Its steps like these which need to be taken for our nation to continue to be a world leader, get our economy back on track, and promote job creation in Southwestern Ohio. Speaker Boehner worked tirelessly to craft a plan that kept our government open, while cutting spending by nearly $40 billion over the next five months. This represents the largest non-defense spending cut in American history and is the first real step towards putting our fiscal house in order. Over the next 10 years it will save hundreds of billions of dollars which would have otherwise been added to our massive federal debt.
I am also heartened by the fact that all of this was accomplished without Defense Department cuts which would strain our military engaged in three wars. In fact, this resolution adds $5 billion to the Defense budget and assures our military leaders can continue making procurement plans without further delays. This is important for both our national security and Southwest Ohio’s economy. By passing this agreement we not only begin to correct the culture of endless spending in Washington, but have set the tone for that debate when we begin crafting a final budget for 2012.
The day after the House passed the bipartisan agreement on government funding for the rest of this fiscal year, we voted on a resolution on 2012’s budget. Put together by House Budget Committee Chairman Paul Ryan of Wisconsin, this resolution serves as a road map for Congressional committees determining the budgets of individual parts of our government. It also takes the first real steps towards getting growing government spending under control. (You can review Paul Ryan’s budget plan here.)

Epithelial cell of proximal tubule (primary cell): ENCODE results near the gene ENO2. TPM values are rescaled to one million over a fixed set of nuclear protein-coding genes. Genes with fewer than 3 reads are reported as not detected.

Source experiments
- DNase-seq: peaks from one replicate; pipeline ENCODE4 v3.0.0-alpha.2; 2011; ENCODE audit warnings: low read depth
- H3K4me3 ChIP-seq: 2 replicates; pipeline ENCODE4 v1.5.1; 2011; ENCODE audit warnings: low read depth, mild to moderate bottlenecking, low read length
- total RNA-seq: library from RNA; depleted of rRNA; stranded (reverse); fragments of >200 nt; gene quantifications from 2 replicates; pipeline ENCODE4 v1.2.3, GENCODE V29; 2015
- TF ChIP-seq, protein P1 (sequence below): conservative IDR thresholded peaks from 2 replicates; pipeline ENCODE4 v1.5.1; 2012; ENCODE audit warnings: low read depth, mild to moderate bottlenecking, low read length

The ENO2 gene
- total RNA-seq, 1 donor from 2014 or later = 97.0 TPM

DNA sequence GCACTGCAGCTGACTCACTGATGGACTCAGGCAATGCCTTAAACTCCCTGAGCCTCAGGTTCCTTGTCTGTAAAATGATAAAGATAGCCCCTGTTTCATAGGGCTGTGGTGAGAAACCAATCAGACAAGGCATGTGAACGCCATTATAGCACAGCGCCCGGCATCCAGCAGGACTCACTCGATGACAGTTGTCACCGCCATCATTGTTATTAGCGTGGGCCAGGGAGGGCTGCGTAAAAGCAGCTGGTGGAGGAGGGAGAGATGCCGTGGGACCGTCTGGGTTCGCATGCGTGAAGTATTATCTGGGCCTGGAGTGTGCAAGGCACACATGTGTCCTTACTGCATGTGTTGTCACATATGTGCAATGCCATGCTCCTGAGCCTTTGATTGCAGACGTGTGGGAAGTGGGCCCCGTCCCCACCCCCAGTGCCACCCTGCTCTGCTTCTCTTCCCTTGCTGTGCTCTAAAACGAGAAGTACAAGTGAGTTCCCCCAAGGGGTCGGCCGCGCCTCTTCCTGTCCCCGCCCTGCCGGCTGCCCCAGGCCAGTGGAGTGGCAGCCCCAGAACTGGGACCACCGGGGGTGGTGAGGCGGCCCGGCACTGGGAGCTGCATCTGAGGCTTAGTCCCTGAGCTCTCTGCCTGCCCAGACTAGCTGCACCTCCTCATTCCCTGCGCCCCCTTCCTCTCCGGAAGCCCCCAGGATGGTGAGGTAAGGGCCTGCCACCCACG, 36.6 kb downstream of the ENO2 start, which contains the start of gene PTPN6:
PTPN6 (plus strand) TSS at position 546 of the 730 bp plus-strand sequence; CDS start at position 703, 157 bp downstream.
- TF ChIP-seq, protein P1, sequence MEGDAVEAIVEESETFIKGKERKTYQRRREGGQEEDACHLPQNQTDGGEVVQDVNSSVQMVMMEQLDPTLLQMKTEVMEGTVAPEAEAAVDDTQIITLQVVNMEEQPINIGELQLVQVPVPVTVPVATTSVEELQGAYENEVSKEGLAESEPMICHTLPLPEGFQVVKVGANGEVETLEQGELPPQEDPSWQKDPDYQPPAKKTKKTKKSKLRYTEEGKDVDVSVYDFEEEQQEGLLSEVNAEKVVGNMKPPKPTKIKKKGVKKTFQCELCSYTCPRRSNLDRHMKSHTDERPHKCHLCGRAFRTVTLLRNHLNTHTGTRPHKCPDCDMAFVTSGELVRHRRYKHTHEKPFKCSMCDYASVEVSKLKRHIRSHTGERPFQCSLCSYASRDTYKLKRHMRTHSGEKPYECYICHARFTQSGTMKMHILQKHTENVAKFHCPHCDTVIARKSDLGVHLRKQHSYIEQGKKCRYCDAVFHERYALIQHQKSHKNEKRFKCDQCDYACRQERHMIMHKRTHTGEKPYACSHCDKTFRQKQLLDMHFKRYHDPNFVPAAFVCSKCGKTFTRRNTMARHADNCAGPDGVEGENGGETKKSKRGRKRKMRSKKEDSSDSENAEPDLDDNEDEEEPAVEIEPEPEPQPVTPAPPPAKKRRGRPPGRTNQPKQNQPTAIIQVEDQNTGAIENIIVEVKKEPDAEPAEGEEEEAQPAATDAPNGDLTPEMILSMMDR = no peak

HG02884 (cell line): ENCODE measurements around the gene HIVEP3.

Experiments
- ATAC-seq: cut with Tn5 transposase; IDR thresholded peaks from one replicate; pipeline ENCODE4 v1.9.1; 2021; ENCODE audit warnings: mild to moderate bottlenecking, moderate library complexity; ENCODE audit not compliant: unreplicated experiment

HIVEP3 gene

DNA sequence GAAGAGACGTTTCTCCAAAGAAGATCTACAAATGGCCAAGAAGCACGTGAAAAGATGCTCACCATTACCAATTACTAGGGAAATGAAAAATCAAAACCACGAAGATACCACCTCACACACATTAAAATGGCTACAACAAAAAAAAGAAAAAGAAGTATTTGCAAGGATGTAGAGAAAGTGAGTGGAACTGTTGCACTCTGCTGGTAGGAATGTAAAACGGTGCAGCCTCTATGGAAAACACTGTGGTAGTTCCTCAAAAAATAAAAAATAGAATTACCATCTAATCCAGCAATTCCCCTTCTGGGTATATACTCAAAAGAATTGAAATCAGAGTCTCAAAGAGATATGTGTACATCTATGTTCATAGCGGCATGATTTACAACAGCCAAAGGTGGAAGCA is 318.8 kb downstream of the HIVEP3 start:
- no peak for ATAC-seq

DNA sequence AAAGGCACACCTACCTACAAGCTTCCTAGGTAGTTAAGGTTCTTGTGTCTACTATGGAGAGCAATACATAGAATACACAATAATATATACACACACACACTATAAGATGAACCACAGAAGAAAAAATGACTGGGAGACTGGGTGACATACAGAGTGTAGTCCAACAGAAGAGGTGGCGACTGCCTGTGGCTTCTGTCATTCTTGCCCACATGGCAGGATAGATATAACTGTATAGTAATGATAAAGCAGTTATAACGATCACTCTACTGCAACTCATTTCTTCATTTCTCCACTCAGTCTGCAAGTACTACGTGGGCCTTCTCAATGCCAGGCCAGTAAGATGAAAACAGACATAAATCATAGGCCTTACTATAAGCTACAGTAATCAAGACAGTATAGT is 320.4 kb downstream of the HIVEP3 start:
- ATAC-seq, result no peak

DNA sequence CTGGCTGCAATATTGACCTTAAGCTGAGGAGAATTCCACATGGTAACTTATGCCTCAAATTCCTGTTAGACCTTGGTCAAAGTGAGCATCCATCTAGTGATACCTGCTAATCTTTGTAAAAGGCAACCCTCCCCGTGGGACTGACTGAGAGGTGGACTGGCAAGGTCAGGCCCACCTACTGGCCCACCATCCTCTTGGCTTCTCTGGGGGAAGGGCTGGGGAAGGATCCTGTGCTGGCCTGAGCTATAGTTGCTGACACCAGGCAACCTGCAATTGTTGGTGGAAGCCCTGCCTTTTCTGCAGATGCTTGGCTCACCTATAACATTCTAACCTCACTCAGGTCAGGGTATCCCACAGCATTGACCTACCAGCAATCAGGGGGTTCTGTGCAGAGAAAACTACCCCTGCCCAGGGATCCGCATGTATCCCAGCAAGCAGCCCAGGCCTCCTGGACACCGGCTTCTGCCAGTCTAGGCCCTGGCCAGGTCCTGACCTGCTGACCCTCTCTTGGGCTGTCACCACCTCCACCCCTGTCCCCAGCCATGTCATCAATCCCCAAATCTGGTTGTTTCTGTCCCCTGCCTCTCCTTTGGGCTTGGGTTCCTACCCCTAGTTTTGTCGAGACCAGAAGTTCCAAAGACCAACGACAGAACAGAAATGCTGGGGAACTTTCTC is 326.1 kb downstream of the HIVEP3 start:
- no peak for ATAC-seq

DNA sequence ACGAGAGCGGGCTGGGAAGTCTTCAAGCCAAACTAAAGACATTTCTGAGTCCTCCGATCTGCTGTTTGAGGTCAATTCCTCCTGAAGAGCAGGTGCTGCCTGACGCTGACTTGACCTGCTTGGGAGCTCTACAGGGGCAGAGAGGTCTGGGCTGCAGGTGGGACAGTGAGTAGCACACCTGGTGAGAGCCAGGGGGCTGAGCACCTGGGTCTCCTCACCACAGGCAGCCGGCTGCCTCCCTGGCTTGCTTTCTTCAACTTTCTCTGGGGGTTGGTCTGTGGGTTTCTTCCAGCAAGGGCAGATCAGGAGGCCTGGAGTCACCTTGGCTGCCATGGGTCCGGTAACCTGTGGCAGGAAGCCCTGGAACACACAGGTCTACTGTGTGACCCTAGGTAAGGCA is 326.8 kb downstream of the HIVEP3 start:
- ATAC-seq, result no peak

These steps include preserving Medicare for future generations, investing in our nation’s defense, and building on our ongoing effort to trim the size and growth of our government. This resolution is crucial to the much-needed revitalization of our economy and putting Ohioans back to work. Families don’t have the luxury of making budgets without regard to what it means for their finances in the long run, and neither should our government. I’m glad to have joined the House in passing a financially responsible budget for this fiscal year, and the years to come.
At the same time Congress was coming together to find ways to responsibly trim spending, while preserving our national security commitments, our president took a different course. At a speech two days before we voted on a budget, he suggested that we arbitrarily cut defense by $400 billion. While our government must live within its means, we must not sacrifice our national defense in the process. His suggestion of this large a cut also comes without any explanation or study.
Simply cutting our defense budget while we are in the midst of three wars puts at risk a fighting force already stretched thin. It also doesn’t reasonably address the issue of a government which borrows 40 cents of every dollar it spends. I look forward to working with Armed Services Committee Chairman Buck McKeon to find efficiencies in our Defense Department. Thoughtfully reinvesting these efficiencies and creating a more cost-effective Department of Defense strengthens our national security and saves dollars.